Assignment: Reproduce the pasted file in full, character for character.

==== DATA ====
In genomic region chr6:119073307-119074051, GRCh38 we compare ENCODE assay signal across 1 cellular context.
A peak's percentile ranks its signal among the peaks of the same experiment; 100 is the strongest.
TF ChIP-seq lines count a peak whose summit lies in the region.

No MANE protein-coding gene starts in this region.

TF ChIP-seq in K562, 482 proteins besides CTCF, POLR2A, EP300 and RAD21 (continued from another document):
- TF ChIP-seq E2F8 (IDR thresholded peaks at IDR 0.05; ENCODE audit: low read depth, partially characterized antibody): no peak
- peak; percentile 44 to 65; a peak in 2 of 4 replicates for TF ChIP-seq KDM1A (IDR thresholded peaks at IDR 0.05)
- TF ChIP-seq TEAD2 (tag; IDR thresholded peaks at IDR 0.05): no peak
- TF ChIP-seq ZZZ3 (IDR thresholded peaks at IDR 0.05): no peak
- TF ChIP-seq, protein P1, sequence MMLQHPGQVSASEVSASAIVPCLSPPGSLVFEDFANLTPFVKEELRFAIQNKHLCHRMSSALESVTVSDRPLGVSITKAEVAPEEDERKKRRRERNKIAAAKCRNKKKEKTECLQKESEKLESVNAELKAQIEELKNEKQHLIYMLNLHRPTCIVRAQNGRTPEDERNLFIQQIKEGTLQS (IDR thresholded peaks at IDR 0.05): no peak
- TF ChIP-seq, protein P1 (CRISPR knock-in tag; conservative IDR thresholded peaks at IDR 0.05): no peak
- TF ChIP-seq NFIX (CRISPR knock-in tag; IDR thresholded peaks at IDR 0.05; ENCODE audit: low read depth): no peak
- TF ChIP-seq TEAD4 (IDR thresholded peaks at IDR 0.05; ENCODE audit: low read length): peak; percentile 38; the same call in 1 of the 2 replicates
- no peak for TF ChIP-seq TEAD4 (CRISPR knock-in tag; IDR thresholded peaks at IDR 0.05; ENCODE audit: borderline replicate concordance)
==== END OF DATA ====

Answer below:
In genomic region chr6:119073307-119074051, GRCh38 we compare ENCODE assay signal across 1 cellular context.
A peak's percentile ranks its signal among the peaks of the same experiment; 100 is the strongest.
TF ChIP-seq lines count a peak whose summit lies in the region.

No MANE protein-coding gene starts in this region.

TF ChIP-seq in K562, 482 proteins besides CTCF, POLR2A, EP300 and RAD21 (continued from another document):
- TF ChIP-seq E2F8 (IDR thresholded peaks at IDR 0.05; ENCODE audit: low read depth, partially characterized antibody): no peak
- peak; percentile 44 to 65; a peak in 2 of 4 replicates for TF ChIP-seq KDM1A (IDR thresholded peaks at IDR 0.05)
- TF ChIP-seq TEAD2 (tag; IDR thresholded peaks at IDR 0.05): no peak
- TF ChIP-seq ZZZ3 (IDR thresholded peaks at IDR 0.05): no peak
- TF ChIP-seq, protein P1, sequence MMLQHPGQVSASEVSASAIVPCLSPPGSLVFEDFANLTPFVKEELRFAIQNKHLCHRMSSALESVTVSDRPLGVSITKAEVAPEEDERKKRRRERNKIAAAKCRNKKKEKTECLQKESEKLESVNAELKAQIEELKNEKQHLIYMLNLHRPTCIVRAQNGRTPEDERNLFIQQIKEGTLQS (IDR thresholded peaks at IDR 0.05): no peak
- TF ChIP-seq, protein P1 (CRISPR knock-in tag; conservative IDR thresholded peaks at IDR 0.05): no peak
- TF ChIP-seq NFIX (CRISPR knock-in tag; IDR thresholded peaks at IDR 0.05; ENCODE audit: low read depth): no peak
- TF ChIP-seq TEAD4 (IDR thresholded peaks at IDR 0.05; ENCODE audit: low read length): peak; percentile 38; the same call in 1 of the 2 replicates
- no peak for TF ChIP-seq TEAD4 (CRISPR knock-in tag; IDR thresholded peaks at IDR 0.05; ENCODE audit: borderline replicate concordance)